Theresa May spoke today at the Conservative Party Conference about her desire to abolish the Human Rights Act
BBC footage shows Theresa May citing an example of an "illegal immigrant who cannot be deported because he had a pet cat". She goes on to state that this is why she holds the view that the "Human Rights Act needs to go".
Theresa May, Home Secretary listed numerous examples where the Human Rights Act had supposedly led to 'ludicrous' immigration decisions by the Home Office.
"We all know the stories..."
Many of us will be aware of these stories, but the fact is, they simply are not true. The example of the man with a pet cat was reported thus in the Daily Mail: An illegal immigrant was allowed to stay in Britain because he had a cat, it was revealed [links to screen shot]. This is a quite remarkable spin on the actual story which is as follows:
A Bolivian man came to Britain as a student and appealed his deportation in 2008 on the basis of the Home Office policy that states that a person should not normally be deported if they can demonstrate they are in a relationship that is genuine and long lasting. The man in question had been in a four year relationship with his British girlfriend at the time of the appeal; he stated that they had a pet cat as one of the many pieces of evidence to support their claim of being a commited couple.
The man's solicitor, Barry O'Leary stated that his client had "never argued he should be allowed to stay on the grounds of the cat" and that "the decision to allow him to stay wasn't granted on that basis either".
Stories such as these demonstate the power of the press to sensationalise and spin a story to represent as 'fact' something that is far from it. It seems that this Daily Mail lie has seeped into public consciousness and become 'fact', so much so that May quoted the story at the Conservative Party Conference today.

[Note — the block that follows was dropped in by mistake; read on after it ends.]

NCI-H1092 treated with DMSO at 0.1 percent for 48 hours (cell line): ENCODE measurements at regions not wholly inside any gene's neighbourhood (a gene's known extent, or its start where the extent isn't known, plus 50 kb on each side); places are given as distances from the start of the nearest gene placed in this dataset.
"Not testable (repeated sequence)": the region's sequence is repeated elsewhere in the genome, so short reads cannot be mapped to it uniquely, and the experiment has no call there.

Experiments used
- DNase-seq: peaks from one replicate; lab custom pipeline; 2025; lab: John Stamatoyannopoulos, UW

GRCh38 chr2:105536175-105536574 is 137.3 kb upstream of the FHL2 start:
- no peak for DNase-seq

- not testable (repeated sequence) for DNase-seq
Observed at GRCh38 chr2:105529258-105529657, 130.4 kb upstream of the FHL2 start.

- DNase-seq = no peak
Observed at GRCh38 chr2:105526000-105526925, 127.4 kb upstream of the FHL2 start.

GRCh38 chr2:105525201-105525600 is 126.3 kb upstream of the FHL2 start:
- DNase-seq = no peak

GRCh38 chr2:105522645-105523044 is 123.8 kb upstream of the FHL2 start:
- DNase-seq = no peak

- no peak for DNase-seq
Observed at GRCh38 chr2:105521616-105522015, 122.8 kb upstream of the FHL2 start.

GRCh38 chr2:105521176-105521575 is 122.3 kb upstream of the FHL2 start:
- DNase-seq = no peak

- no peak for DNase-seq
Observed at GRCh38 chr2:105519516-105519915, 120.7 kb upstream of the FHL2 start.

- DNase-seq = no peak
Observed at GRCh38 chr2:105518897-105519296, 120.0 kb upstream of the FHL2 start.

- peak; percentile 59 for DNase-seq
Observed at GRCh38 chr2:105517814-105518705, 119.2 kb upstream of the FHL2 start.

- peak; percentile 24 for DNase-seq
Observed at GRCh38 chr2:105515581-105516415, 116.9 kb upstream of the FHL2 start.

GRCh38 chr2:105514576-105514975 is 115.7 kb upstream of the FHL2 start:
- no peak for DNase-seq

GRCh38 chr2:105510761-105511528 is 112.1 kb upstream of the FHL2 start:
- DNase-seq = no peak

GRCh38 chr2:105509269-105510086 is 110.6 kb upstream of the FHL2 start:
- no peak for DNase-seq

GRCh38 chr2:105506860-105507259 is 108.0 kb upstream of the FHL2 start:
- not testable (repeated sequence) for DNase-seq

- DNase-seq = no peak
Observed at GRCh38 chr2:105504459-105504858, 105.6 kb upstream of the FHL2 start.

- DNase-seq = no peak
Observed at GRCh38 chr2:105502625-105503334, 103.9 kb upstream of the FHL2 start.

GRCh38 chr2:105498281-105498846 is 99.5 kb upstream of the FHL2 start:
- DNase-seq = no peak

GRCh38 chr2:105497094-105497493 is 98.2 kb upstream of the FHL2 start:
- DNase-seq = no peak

The Story Behind the Headline
Show Racism the Red Card work in schools in the UK and deliver anti-racism workshops to young people. Every day, our staff face questions from school children on wide ranging issues of racism and immigration: "Is it true that we can't celebrate Christmas because it offends Muslims?"; "Do asylum seekers steal our swans?"; "Is it racist to say blackboard?"
All of these questions are based entirely on media myths that continue to be perpetuated in the press and by popular culture. In the classroom we call on young people to examine the facts behind such headlines. When leading politicians repeat this rhetoric it demonstrates just how pervasive these messages are.
Support our Human Rights
Show Racism the Red Card is extremely concerned that this Government is considering scrapping the Human Rights Act.
Ged Grebby, Chief Executive said:
"I urge everyone to support the preservation of the Human Rights Act; the removal of such human rights will negatively impact upon us all. Safeguarding our human rights is fundamental to preserving our civilised society."